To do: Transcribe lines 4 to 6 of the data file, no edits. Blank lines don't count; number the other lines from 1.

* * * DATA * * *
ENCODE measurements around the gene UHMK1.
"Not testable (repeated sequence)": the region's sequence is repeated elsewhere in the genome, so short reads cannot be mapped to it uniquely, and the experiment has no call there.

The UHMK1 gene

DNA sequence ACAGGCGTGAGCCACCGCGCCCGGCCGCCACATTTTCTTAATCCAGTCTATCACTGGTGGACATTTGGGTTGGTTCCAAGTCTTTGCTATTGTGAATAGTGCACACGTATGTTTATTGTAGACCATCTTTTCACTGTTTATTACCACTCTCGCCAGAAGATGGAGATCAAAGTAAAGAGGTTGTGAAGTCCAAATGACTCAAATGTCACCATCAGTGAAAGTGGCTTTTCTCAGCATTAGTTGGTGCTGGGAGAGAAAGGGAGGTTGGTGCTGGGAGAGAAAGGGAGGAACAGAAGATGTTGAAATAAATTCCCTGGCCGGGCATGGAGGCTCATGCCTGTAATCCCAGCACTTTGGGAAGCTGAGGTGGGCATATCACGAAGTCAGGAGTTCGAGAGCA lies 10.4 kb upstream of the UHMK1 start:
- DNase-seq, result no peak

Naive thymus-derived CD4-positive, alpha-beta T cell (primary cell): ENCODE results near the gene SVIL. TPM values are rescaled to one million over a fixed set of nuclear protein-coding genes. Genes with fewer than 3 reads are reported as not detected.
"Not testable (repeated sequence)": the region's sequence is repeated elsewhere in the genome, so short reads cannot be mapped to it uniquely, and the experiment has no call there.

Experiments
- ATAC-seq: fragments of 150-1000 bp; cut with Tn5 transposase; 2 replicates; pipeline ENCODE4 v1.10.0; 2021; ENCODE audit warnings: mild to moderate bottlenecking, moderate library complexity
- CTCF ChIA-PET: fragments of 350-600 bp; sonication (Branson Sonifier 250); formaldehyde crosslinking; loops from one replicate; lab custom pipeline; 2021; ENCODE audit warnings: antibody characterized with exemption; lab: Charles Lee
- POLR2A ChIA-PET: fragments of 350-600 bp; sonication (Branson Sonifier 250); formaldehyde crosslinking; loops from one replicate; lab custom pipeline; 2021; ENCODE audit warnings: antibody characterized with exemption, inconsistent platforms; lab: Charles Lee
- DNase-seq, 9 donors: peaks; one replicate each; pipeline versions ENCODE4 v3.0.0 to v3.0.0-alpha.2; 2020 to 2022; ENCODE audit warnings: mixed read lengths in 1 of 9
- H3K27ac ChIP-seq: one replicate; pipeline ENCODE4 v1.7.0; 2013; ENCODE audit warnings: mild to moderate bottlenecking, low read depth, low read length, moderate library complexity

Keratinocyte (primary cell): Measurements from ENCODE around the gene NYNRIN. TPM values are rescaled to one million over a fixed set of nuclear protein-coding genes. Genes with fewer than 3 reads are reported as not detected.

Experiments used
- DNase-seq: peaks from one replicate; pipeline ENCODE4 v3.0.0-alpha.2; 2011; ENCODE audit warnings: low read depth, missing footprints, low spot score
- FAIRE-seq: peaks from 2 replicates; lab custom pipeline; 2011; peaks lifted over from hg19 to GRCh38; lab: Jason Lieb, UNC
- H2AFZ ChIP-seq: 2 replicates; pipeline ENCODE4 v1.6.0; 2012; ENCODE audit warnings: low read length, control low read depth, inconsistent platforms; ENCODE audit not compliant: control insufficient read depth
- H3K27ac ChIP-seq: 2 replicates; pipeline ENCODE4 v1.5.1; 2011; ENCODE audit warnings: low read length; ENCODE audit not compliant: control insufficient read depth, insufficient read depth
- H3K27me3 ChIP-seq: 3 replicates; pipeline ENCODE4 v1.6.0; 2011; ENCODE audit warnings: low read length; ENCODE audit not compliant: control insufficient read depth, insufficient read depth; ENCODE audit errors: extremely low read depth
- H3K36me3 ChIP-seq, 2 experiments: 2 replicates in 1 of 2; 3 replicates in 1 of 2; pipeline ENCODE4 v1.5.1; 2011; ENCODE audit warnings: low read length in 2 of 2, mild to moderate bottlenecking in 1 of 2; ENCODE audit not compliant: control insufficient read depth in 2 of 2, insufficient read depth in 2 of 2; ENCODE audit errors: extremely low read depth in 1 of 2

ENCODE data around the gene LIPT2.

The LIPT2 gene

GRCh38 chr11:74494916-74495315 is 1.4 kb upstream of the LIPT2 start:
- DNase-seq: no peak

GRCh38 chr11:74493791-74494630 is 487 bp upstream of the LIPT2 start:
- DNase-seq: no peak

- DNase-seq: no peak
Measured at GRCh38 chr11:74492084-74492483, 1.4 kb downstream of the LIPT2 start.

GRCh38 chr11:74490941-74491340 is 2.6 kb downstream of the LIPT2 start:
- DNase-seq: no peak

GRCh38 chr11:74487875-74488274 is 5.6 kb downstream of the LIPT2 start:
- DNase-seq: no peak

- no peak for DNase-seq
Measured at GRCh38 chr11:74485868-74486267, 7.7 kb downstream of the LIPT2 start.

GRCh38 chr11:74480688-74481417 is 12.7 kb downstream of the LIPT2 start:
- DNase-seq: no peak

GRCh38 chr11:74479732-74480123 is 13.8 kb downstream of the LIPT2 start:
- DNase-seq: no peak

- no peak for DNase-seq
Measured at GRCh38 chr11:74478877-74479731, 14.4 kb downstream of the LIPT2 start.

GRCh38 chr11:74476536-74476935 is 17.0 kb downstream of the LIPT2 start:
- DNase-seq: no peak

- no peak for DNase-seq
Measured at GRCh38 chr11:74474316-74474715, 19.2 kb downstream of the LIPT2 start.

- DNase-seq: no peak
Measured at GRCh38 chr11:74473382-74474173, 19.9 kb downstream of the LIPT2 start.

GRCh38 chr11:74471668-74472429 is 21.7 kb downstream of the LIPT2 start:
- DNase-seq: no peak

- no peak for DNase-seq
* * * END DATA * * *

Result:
DNA sequence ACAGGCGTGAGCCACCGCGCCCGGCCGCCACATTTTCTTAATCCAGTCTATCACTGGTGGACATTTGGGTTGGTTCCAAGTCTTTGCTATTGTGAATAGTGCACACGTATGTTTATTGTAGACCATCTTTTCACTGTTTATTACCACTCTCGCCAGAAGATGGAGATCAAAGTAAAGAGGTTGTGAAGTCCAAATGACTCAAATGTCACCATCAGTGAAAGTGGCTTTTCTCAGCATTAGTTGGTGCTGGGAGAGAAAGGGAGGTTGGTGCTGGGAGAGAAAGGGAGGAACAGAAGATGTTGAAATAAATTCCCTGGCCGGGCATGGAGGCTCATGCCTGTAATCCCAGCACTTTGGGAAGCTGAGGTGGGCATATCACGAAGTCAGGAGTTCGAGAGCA lies 10.4 kb upstream of the UHMK1 start:
- DNase-seq, result no peak

Naive thymus-derived CD4-positive, alpha-beta T cell (primary cell): ENCODE results near the gene SVIL. TPM values are rescaled to one million over a fixed set of nuclear protein-coding genes. Genes with fewer than 3 reads are reported as not detected.